NOTE: There is a new and improved version of this list currently being compiled. It is recommended to switch to…
The Damned Don't Cry
Warner Bros.' Flaming Stars of 'Flamingo Road' Meet in Scarlet Shadows Again!
Fed up with her small-town marriage, a woman goes after the big time and gets mixed up with the mob.
The Damned Don't Cry (1950) Film Thoughts... Picked this one up on DVD at Goodwill with a pile of similar films from the 40's and 50's and wanted to knock it off the "unwatched" pile already. Joan Crawford plays Ethel Whitehead, a housewife who lives with her husband and parents in a filthy home next to an oil field. After a tragic event happens, she leaves for NYC to start over. Not wanting to be poor again, she begins a long road of upward mobility, learning to use and manipulate people along the way. After getting in deep with organized crime, she then realizes there is no way out.
This was a pretty decent film noir-ish Joan Crawford movie. She…
A cracking good time at the movies, and actually a good film too. It's not just a vehicle for Crawford, but also an interesting link between Warner's gangster films of the '30s and film noir of the late '40s. Lots of crackling dialog throughout. Steve Cochran is great too, and that California mansion (actually Frank Sinatra's) is incredible.
Nice that it is a female led noir. The men are all pretty much secondary. But man, it doesn't really hold up. Joan Crawford doesn't really sell much in her schizophrenic role. It's just not a well written role in a straight forward noir.
Fast-paced. Snappy dialogue and, more important, Joan Crawford... hard-boiled & 'handsome'.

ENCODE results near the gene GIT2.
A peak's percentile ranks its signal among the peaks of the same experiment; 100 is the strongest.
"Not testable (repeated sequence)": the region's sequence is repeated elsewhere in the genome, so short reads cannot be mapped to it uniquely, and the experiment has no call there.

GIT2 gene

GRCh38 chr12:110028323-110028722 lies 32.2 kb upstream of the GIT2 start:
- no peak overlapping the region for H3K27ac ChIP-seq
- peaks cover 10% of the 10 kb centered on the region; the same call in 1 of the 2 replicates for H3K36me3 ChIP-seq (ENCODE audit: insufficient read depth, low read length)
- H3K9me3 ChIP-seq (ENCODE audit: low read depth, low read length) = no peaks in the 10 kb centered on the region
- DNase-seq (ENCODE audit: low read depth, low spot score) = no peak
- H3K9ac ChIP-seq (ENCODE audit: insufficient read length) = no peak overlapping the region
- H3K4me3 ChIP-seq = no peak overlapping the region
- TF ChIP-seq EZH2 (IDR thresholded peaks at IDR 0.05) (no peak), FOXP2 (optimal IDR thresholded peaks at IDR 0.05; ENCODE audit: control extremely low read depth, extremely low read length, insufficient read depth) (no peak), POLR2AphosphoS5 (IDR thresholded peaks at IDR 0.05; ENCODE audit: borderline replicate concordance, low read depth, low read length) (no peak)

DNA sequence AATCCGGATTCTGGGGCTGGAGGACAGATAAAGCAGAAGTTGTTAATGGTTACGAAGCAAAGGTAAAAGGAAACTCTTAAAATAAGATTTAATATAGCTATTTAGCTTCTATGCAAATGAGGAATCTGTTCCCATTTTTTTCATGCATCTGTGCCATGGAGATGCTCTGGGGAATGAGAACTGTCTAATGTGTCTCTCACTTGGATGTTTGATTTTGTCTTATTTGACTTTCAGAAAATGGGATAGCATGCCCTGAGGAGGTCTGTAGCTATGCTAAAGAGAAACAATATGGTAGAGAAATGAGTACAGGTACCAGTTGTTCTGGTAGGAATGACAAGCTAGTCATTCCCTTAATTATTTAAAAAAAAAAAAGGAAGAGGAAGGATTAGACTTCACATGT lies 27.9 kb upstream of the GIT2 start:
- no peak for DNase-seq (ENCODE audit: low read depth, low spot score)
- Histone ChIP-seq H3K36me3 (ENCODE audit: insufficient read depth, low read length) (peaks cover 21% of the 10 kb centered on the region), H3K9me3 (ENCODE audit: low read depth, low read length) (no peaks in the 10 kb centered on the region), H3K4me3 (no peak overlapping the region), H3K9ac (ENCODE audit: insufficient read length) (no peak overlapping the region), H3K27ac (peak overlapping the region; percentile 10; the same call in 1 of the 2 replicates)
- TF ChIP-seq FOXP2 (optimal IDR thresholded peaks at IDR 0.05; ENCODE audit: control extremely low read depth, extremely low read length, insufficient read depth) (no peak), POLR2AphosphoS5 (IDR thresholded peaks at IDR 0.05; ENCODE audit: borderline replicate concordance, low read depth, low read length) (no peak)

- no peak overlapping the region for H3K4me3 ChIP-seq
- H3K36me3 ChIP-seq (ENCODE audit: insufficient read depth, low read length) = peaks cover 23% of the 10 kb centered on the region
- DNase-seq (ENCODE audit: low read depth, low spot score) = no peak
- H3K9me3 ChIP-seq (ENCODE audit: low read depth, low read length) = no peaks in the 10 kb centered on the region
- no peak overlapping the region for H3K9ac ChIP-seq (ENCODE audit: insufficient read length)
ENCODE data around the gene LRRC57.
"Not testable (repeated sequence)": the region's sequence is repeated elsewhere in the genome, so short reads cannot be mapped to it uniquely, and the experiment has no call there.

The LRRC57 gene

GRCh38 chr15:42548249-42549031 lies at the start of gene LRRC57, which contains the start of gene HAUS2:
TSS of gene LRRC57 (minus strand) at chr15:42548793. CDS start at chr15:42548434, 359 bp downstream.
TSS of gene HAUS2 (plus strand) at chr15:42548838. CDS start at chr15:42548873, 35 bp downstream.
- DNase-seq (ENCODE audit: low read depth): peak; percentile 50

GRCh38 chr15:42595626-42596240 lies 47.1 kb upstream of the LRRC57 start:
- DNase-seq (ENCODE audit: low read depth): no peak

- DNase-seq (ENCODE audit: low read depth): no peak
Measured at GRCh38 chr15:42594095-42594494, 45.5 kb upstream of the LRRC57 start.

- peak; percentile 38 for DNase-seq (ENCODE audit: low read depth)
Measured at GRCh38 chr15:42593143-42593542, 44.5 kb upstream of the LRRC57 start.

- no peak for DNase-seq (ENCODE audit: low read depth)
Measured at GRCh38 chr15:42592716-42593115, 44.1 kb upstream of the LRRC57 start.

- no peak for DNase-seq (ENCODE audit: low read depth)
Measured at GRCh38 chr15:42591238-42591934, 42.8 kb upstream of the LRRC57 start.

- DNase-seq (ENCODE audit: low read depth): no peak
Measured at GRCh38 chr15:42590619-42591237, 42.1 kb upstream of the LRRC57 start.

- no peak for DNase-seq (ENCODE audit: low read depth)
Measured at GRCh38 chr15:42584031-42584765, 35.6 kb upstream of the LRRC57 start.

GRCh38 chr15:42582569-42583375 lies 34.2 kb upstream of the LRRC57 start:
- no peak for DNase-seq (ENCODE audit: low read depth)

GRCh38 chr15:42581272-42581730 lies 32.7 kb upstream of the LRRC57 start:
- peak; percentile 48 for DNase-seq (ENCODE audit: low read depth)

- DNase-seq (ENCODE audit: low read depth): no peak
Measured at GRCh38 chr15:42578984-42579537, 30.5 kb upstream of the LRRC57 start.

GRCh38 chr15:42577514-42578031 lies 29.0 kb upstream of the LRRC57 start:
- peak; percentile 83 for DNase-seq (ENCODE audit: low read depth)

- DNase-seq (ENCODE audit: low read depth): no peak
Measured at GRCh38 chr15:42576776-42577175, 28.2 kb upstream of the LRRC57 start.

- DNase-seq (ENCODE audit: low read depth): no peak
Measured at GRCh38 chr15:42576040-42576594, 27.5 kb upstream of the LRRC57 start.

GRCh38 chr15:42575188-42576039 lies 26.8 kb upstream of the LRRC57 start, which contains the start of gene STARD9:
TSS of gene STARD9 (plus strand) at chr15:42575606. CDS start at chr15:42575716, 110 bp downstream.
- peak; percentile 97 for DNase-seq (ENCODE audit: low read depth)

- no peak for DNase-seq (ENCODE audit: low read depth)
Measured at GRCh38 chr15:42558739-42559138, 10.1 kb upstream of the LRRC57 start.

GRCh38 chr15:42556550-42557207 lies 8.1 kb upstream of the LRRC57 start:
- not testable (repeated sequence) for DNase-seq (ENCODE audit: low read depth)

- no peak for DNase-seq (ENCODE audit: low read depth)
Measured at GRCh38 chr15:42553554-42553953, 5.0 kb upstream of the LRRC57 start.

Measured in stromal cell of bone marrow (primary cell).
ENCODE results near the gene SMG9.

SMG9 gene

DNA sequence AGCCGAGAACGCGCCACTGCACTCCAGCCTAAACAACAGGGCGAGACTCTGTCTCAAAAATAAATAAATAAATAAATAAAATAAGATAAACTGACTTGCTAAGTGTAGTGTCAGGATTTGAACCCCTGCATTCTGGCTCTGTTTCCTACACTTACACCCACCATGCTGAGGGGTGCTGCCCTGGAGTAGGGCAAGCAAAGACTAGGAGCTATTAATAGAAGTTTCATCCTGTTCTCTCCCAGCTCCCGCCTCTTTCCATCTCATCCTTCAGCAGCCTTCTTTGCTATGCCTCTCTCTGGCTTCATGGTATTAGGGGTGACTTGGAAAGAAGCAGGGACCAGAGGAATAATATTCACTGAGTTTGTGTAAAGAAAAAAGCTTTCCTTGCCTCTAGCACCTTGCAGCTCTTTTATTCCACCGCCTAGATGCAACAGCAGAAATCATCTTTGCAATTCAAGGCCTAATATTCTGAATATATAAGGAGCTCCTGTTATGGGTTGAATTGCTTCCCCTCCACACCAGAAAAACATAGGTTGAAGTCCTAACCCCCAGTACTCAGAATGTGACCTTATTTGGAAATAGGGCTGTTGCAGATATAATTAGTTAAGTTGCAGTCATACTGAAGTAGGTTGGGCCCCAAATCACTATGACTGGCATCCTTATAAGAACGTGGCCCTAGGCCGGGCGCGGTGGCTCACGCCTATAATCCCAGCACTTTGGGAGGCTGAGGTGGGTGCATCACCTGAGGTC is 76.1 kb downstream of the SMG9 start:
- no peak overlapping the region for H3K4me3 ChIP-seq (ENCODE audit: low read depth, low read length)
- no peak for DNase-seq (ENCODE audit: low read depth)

The story is absorbing owing to its appeal to the B-side of its characters, and its awareness that the bigger the schism from one part of a character's life to another, the more dramatic the story. And it's fun to watch Crawford and her male co-stars tackle the psychology.
Giving Crawford a chance
An easily missed film noir with a fitting title.
"The only thing that counts is that stuff you take to the bank, that filthy buck that everybody sneers at, but slugs to get."
A film noir starring Joan Crawford as a woman who charms her way to success amongst gangsters by using, well by using her charms. I disliked the sexism of the plot and wasn't charmed by the film.
There’s a hint of a great film in this full tilt Joan Crawford vehicle. The idea of a gangster’s moll going undercover to get the goods on a competing gang is fascinating - a bit like Hitchcock’s Notorious, only with different levels of moral ambiguity and character motivation. Everything though, including plot, is secondary to Joan. She really was a great star and seemingly incapable of a less than an enthusiastic performance. The film is an excellent example of the punchy, economical Warners’ House style.
Bill Georgaris of TSPDT has finally decided to start updating his film noir page. This means the old version of…